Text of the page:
Text by Molly Simms Photogaphy by Rafael Pulido Music

Sucre - Humanity Magazine

Vocalist Stacy Dupree is a mere 25 years old, but she’s already logged more hours playing in a band than most musicians around. The Tyler, Texas, native was a mere 8 years old when she teamed up with her sisters and brother to create a band called The Towheads. That cutesy group later became the indie-pop juggernaut Eisley, the critically acclaimed act that has put out four albums since 2005. But these days, Dupree’s becoming well known for her latest musical project, Sucré. She’s exploring new sonic territory alongside some very able partners—her husband, Mutemath drummer Darren King, and multi-instrumentalist Jeremy Larson.

There’s something atmospheric and overwhelmingly lovely about the band’s orchestral tunes, so it’s no surprise that the  blogs went crazy for Sucré when its first album, A Minor Bird,  was released in April 2012. The origins of the project were as homegrown and organic as the record. “In 2009 or so, my husband and I were in Springfield [Missouri] visiting his family for the holidays,” recalls Dupree. “He was like, ‘Hey, you should meet my friend Jeremy. He’s got a studio down the street.’ After a couple hours, Darren said, ‘Wanna play us something you’re working on?’ I didn’t know what to expect at all; it seems like everybody these days has a studio and is making music. So I didn’t know what was about to hit me, and it just blew me away—I was speechless. It was this classical piece that he’d orchestrated and I thought, ‘Oh my God, this guy is a secret genius.’”

From there, a collaboration between the three seemed only natural. “Immediately I thought, ‘Wow, it’d be amazing to work with him,’ but I didn’t want to get my hopes up. After we left, he asked if I wanted to sing on a piece he was working on, and I was floored. That snowballed into making songs for fun, sending bits and pieces of music back and forth between Texas and Springfield. The record was pretty much made long distance; we got together a couple times in one place, but just for little bitty stretches of time. I’ve never made a record like that before.”

But instead of touring the country in a cramped van in support of the record, Dupree and her husband were nurturing a different side project: their baby, Scarlett. In fact, when we speak over the phone, she’s just back from a family outing. “We had a little playtime in the park: me, my husband and my baby. Sunday funday.” The new member of the Dupree family has certainly made an impact on the way the singer sees her place in the music world. “Having a daughter gives me this crazy motivation to do what I love and to do it well. It might sound typical or obvious, but I just want to be an inspiration to her.”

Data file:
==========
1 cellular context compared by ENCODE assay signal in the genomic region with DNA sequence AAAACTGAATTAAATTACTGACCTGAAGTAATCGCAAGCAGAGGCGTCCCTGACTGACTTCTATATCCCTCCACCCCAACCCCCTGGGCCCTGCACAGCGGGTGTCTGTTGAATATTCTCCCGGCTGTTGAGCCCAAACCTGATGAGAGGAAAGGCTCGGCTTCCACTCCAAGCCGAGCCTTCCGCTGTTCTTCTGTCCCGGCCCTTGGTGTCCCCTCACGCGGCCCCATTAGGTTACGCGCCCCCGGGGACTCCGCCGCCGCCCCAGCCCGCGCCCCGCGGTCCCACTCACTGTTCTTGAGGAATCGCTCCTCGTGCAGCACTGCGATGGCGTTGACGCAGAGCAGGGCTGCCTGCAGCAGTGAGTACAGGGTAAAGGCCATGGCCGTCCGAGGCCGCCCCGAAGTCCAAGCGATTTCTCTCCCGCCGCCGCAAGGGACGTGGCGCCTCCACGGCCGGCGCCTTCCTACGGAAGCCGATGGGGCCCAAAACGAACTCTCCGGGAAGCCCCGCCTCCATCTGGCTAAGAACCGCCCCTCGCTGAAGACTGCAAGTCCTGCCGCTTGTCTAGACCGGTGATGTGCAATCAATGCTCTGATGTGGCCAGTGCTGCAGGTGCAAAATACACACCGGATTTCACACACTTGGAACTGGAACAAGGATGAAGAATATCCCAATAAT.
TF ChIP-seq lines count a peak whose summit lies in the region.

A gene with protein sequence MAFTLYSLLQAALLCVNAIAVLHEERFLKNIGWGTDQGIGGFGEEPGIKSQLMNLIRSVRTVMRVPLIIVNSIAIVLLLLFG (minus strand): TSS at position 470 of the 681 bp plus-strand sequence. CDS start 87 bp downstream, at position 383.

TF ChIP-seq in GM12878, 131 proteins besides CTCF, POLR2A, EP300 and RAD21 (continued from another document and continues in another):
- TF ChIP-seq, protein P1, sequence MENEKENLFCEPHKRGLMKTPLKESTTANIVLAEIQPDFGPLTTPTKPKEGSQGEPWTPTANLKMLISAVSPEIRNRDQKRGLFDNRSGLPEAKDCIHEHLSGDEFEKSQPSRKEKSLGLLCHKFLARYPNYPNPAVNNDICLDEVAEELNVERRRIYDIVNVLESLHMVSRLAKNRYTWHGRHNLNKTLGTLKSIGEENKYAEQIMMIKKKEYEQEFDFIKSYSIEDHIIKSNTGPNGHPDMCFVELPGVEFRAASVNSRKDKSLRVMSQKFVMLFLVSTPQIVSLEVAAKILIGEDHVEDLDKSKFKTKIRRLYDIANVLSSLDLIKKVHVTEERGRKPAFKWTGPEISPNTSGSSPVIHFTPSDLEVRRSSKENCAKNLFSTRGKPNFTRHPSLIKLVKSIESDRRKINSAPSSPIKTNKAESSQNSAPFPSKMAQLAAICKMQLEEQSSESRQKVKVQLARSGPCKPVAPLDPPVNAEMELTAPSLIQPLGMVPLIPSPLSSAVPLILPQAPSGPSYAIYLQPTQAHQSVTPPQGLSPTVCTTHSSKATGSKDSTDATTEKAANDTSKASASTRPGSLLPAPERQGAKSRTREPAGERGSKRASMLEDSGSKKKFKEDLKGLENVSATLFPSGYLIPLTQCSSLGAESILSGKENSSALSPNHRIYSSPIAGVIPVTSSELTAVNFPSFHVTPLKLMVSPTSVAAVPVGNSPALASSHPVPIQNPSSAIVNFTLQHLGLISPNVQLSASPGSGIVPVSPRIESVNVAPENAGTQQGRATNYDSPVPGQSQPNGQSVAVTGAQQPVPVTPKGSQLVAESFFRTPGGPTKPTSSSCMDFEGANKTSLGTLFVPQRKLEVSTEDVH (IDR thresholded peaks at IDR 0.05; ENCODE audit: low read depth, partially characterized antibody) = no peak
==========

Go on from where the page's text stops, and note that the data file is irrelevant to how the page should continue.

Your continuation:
And while working with a spouse has the potential to be difficult, Dupree is loving the experience. “My band Eisley toured with [King’s band] Mutemath in 2007, and I had so much admiration for him. He was and still is the best drummer and the best performer I’d ever seen live, hands-down,” she explains. “I was really apprehensive about working with him once we started  dating, but the actual recording process was really amazing. I have so much respect for him as a producer. And I love that I can make him be honest with me.

We’re at the point where I really want to know his opinion, and I’ve got a thick skin.” Dupree’s been playing in a band since the dawn of the Internet, and she’s seen the way that a group’s web presence is integral to its success nowadays. “It’s kind of sad in a way that you can’t just be an introverted artist in your bedroom creating records  anymore,” says Dupree. “You have to constantly sell yourself, and everybody’s doing it. There’s this pressure to be visible, and sometimes I’m like, ‘I just wanna delete my Instagram.’ But the truth is, if I did that, no one would come looking for me. I used to be way more introverted, and now I’m sharing pictures of my life, and my baby, and my family. But I think it’s important to give to people, and to share. It’s beautiful in a way.”

Having been on a major label during her time in Eisley, Dupree has certainly experienced both the positive and negative aspects of the music industry. “There’s also the unknown of it all. You’re working for this goal, but you never know if you’re going to get there. I mean, that’s life, I guess: You’re kind of working in the dark. But what I try to stay focused on is just loving to make records. I’ve been doing it since I was 14, and there’ve been so many highs and lows along the way. [Eisley] was signed to a major record label and went on tour with Coldplay, and then our record label asked us to tour  with Hilary Duff. We were like, ‘No. We don’t want to do that; it’s not really who we are.’ And they dropped us like that. So you really have to just focus on who you are and stay true to  yourself.” But she’s at peace with the creative process. “I just try to keep my head down and keep working, and hope it’s well received.

I’m not saying I’m totally void of feeling pressure to advance my career. I definitely have had my struggles along the way with wanting that so badly, and dealing with  disappointment and false hope and all that. But I’m at the place now where I don’t care anymore, and it’s really freeing.”

What’s on the horizon for Sucré? Finishing up their as-yetuntitled next album, and of course, hitting the road in support of it. “That’s our main goal right now,” says Dupree. “We hope to really give this next record a proper run. Because we got a lot of opportunities from the last record, but I got pregnant instantly. So this time, our hope is to make more of a splash.” She’s certainly got no plans to slow down now. “I never thought I’d be working with people as talented as Darren and Jeremy,” she says. “I want to do it for as long as I can.”





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